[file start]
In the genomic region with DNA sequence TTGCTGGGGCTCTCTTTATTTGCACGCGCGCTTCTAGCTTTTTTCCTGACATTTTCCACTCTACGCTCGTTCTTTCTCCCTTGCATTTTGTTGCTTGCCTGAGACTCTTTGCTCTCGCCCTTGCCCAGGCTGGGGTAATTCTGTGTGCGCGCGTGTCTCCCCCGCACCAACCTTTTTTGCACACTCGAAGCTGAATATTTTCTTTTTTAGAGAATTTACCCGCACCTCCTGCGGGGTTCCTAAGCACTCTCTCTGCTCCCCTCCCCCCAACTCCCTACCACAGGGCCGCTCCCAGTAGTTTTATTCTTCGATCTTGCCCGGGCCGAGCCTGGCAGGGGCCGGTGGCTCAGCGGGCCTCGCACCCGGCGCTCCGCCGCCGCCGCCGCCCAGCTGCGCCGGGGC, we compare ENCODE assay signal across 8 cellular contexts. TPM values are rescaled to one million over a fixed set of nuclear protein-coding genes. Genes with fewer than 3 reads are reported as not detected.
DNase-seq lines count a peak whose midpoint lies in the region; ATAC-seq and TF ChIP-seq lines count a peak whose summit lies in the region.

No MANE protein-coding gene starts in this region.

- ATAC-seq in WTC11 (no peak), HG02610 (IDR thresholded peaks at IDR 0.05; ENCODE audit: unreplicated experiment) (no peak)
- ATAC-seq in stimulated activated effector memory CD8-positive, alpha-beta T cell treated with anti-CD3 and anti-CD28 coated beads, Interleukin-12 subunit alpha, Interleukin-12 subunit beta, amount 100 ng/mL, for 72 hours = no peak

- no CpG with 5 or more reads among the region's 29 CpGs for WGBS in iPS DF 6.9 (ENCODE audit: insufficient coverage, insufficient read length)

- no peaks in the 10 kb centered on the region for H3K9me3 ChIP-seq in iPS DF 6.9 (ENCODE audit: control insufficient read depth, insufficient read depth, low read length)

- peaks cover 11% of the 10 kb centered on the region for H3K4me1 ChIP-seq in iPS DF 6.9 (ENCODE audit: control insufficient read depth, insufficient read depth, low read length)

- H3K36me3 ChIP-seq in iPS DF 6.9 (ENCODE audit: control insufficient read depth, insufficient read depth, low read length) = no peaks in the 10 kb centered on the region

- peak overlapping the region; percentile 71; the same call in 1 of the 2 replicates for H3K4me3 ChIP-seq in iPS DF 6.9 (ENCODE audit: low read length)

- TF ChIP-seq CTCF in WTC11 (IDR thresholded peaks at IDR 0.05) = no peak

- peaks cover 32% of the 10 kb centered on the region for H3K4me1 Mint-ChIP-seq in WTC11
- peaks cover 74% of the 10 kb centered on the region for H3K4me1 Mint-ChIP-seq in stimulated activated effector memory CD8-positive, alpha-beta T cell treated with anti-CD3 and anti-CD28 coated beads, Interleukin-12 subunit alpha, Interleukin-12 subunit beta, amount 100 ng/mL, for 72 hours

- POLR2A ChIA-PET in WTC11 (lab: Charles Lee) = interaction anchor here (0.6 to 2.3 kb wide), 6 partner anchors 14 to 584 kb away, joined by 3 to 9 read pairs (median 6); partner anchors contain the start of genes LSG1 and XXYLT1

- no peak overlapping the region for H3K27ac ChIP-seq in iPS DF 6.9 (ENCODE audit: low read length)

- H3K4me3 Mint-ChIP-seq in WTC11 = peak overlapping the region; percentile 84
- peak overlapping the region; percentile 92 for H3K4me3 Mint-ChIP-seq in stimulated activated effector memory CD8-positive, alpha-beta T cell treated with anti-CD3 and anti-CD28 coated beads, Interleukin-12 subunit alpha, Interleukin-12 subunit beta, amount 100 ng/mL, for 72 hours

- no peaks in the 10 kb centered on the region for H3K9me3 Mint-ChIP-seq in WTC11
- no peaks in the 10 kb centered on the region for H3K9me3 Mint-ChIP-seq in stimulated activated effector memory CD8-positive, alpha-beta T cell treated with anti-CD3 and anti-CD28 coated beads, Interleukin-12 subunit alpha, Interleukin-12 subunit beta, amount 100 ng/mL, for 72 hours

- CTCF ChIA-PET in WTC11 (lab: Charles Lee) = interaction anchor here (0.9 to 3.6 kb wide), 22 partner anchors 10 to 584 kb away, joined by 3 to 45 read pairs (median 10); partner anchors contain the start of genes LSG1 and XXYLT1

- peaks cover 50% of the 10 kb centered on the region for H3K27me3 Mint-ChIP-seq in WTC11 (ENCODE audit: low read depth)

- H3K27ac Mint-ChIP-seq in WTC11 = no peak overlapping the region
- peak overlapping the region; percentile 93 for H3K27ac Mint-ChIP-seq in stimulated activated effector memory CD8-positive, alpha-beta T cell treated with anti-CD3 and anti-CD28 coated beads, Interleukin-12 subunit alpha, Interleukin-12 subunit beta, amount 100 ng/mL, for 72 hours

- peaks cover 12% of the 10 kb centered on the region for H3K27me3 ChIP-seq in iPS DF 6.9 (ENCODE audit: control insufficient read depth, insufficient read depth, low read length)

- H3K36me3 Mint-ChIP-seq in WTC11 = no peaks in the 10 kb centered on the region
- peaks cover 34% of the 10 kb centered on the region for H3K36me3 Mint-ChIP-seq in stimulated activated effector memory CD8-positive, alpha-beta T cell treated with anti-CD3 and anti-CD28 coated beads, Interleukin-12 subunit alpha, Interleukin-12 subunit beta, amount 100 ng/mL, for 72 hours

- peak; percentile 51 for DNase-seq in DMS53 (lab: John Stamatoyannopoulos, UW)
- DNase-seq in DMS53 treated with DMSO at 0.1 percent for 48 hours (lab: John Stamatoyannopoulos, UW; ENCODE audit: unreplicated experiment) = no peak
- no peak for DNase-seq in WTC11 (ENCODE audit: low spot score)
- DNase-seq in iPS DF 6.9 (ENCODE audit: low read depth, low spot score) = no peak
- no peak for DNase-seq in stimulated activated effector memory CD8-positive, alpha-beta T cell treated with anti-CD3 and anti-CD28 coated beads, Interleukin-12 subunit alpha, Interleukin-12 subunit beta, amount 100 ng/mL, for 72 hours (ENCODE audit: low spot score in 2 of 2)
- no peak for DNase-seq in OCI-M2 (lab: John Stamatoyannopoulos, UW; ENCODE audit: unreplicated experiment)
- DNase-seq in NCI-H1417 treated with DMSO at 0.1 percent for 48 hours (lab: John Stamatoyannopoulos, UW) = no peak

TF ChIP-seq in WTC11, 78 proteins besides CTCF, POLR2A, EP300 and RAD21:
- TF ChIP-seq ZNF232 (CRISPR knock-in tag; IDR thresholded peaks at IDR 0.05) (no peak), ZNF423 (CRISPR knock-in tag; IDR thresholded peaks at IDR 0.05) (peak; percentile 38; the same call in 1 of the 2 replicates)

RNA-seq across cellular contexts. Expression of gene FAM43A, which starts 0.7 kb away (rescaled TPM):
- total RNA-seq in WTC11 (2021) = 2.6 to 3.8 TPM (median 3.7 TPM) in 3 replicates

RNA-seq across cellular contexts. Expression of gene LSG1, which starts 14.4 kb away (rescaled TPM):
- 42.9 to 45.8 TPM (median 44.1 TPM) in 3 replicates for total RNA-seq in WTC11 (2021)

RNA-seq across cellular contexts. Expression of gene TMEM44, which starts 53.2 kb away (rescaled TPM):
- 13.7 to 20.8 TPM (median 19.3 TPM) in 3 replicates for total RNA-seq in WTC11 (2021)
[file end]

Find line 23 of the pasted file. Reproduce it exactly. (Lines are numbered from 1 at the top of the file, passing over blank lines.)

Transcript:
- peak overlapping the region; percentile 93 for H3K27ac Mint-ChIP-seq in stimulated activated effector memory CD8-positive, alpha-beta T cell treated with anti-CD3 and anti-CD28 coated beads, Interleukin-12 subunit alpha, Interleukin-12 subunit beta, amount 100 ng/mL, for 72 hours